Huh, I've never actually heard of that. I guess it makes more sense the harsher life is- if you can reach old age, you've done something right.

That's cool about Japan. Like most nerdy people I love Japanese culture, I will try and read up on that period.

There are always littlle unusual inconsistancies in partriachies. Like in Anglo-Saxon England, a man who stole livestock and took them back to his house could be put to death. However, his wife would not be punished as long as she swore on the bible that she had nothing to do with the actual theft. That is because she had sworn to obey him, so couldn't be punished for doing so. Even better, I thought, was the ancient Welsh law where if you cheated on your wife she had a three day legal free pass to get revenge on you, the mistress, and the mistresses family(!).

Edited by mankytoes

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4 hours ago, mankytoes said:

Do you have any more examples of historical societies that were particularly strong or weak on women's rights?

You might also want to look into the legal situation of women in Ancient Egypt. Sure enough, the country has a long and ever-changing history, but during most of the Kingdoms women were legally equal to men. Even when it came to job opportunities and I'm not talking about peasantry (where all hands were needed in every age anyway), but when it came to scribes and high royal officials as well, those could be of either gender. I am also always astonished how influencal the women in court were when reading the history. For example when I was looking up the court of Ramesses II (even though in the New Kingdom things got more restrictive in court, I suppose due to the influencal priesthood gobbling up positions), it is common knowledge that his first wive Nefertari was always portrayed as an equal in arts, but I was even more surprised to find his mother Queen Tuya being the main ambassador to the Hittite Empire and therefore in large part responsible for the first (still existing) peace treaty of mankind.

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1 hour ago, mankytoes said:

Yeah, I learned that recently, Rome was generally far more interested in military submission than spreading their culture. Again, a bit like the mongols I guess.

I read Jung Chang's book on Empress Dowager Cixi recently, who effectively ruled China for a long time until the collapse of the dynastic system. She's traditionally viewed as a despot, but there's clearly at least some sexism in that interpretation- she was certainly brutal, but not exceptionally brutal.

Huh, I've never actually heard of that. I guess it makes more sense the harsher life is- if you can reach old age, you've done something right.

That's cool about Japan. Like most nerdy people I love Japanese culture, I will try and read up on that period.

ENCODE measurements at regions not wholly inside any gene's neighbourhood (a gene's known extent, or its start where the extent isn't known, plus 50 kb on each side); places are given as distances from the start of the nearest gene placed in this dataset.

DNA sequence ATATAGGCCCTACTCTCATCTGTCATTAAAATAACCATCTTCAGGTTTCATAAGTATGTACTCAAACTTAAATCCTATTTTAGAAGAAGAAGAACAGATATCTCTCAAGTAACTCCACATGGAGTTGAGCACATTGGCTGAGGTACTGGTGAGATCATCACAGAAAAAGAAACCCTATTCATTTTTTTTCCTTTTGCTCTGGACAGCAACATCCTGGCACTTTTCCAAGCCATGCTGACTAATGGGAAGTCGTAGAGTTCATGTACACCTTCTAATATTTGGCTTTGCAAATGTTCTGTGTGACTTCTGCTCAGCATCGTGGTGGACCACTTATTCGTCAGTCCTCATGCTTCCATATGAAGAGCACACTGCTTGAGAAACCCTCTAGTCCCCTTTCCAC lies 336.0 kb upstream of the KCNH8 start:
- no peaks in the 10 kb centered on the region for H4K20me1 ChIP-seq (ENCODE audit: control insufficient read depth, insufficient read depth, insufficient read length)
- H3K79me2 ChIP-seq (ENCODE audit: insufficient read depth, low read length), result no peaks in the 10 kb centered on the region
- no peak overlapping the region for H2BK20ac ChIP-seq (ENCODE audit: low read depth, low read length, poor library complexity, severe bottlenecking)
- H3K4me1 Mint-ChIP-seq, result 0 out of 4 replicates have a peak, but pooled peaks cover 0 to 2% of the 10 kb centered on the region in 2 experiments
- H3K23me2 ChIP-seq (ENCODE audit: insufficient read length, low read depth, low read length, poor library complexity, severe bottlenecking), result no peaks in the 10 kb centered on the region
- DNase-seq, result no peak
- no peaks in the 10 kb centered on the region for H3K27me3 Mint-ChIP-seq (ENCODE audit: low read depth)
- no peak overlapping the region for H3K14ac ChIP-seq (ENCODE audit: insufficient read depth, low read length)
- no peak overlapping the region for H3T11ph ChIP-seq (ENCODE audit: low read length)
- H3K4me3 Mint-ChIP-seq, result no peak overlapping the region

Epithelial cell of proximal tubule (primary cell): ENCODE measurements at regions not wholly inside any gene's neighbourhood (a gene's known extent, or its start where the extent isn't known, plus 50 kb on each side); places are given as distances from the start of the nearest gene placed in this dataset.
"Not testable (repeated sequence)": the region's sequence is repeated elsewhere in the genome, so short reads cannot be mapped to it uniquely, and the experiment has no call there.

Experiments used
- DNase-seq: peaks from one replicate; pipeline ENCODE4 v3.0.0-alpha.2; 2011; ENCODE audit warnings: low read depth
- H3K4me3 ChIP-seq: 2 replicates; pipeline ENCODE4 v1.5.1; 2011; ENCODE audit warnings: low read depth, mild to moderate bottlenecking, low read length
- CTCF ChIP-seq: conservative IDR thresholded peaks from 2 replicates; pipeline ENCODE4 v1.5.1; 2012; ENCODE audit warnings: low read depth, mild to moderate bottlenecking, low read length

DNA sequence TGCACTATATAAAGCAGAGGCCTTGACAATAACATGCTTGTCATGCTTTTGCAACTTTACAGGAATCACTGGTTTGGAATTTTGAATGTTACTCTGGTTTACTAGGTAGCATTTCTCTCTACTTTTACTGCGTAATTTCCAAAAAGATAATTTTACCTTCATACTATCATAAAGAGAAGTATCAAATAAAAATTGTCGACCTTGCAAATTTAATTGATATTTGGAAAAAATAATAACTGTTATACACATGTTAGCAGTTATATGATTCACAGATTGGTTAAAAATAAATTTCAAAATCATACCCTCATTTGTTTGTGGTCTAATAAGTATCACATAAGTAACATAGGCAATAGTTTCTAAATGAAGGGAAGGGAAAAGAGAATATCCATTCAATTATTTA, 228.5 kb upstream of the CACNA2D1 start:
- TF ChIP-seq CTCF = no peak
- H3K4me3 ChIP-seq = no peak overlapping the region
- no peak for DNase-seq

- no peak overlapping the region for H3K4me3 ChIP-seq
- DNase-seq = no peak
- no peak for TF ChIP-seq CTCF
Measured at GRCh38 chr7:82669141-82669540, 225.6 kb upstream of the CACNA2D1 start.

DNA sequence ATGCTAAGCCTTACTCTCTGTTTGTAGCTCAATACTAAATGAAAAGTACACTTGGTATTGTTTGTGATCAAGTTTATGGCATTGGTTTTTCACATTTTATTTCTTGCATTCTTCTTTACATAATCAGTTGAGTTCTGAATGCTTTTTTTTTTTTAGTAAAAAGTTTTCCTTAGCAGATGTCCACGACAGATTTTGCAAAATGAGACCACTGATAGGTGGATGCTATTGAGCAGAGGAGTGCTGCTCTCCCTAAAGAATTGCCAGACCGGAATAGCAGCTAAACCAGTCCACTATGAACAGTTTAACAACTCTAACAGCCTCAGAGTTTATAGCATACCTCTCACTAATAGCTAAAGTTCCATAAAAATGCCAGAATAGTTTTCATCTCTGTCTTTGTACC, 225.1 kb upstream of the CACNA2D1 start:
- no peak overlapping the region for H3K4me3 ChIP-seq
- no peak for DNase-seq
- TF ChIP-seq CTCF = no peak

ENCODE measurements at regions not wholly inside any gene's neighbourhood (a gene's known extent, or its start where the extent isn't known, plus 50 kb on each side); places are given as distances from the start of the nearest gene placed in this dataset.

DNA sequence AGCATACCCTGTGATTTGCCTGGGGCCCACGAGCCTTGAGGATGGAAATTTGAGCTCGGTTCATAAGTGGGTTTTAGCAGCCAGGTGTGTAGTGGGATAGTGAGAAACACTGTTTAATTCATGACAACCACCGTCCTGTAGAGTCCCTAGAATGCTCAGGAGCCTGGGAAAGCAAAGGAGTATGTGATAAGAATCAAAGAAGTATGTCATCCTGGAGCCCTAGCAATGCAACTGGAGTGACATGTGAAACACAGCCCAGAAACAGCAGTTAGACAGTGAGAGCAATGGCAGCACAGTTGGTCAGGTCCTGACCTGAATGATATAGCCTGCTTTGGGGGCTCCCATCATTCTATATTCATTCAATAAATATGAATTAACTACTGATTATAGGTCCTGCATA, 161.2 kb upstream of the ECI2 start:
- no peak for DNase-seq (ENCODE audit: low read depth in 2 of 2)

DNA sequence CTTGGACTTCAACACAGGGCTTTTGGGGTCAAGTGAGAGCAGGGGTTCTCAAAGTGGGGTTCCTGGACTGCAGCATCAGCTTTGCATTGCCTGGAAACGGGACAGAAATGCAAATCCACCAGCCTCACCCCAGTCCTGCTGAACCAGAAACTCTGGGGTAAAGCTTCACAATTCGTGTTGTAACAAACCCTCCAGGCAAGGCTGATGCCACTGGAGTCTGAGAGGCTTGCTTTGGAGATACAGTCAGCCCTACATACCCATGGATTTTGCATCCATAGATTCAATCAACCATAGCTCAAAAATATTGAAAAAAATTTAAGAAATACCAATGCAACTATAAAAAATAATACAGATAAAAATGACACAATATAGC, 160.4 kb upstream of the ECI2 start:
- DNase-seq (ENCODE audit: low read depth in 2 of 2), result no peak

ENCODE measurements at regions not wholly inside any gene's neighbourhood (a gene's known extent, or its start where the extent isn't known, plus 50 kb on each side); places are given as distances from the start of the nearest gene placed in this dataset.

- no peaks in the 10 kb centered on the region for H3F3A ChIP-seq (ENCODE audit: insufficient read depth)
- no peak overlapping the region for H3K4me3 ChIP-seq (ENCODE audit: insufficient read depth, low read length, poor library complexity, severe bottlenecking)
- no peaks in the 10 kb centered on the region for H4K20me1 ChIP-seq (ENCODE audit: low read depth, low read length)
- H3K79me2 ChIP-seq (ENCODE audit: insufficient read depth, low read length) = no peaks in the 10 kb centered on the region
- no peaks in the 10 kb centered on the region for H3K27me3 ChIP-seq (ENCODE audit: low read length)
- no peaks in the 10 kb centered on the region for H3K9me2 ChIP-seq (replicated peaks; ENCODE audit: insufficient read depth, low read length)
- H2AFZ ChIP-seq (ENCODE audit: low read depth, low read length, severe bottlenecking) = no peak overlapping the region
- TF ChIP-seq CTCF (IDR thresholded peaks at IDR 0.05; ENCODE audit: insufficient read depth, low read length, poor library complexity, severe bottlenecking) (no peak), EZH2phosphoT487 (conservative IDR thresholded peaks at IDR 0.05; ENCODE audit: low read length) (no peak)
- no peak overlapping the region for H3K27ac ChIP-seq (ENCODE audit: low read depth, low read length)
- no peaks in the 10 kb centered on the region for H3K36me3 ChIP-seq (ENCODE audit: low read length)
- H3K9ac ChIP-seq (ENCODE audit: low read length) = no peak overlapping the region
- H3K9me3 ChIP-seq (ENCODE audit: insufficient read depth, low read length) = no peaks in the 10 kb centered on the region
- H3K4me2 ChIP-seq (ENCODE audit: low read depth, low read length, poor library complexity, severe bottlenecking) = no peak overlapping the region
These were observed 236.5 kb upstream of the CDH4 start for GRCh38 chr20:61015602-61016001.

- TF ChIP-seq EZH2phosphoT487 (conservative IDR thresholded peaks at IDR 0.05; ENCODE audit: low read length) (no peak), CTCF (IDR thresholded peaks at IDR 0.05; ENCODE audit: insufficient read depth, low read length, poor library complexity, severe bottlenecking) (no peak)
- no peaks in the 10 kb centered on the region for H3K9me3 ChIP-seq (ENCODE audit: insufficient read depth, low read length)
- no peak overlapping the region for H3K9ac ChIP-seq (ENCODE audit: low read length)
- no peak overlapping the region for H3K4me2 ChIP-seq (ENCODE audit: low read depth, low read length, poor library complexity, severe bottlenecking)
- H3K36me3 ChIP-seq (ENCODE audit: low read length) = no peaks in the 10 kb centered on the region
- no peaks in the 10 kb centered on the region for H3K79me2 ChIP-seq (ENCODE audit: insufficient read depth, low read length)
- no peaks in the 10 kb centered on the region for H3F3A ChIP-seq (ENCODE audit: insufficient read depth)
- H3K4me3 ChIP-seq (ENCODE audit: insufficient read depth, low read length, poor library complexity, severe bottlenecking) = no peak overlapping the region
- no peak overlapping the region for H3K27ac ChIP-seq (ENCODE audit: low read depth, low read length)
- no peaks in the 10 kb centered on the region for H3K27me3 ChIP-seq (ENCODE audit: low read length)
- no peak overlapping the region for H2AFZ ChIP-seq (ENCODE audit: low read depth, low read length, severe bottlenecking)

There are always littlle unusual inconsistancies in partriachies. Like in Anglo-Saxon England, a man who stole livestock and took them back to his house could be put to death. However, his wife would not be punished as long as she swore on the bible that she had nothing to do with the actual theft. That is because she had sworn to obey him, so couldn't be punished for doing so. Even better, I thought, was the ancient Welsh law where if you cheated on your wife she had a three day legal free pass to get revenge on you, the mistress, and the mistresses family(!).

Marital coercion was a defence to crimes other than murder or treason right up until 2014, in England and Wales.  Prior to 1925, if a woman could prove that she had committed an offence on her husband's orders, the offence was attributed to the husband and she was acquitted.

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30 minutes ago, SeanF said:

Marital coercion was a defence to crimes other than murder or treason right up until 2014, in England and Wales.  Prior to 1925, if a woman could prove that she had committed an offence on her husband's orders, the offence was attributed to the husband and she was acquitted.

DAMN! I would have knocked over so many banks...

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59 minutes ago, Pony Queen Jace said:

DAMN! I would have knocked over so many banks...

PQJ – now comes with trench coat and tommy gun accessories.

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10 hours ago, mankytoes said:

There are always littlle unusual inconsistancies in partriachies. Like in Anglo-Saxon England, a man who stole livestock and took them back to his house could be put to death. However, his wife would not be punished as long as she swore on the bible that she had nothing to do with the actual theft. That is because she had sworn to obey him, so couldn't be punished for doing so. Even better, I thought, was the ancient Welsh law where if you cheated on your wife she had a three day legal free pass to get revenge on you, the mistress, and the mistresses family(!).

Oh wow! Wales was super harsh!

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13 hours ago, Yukle said: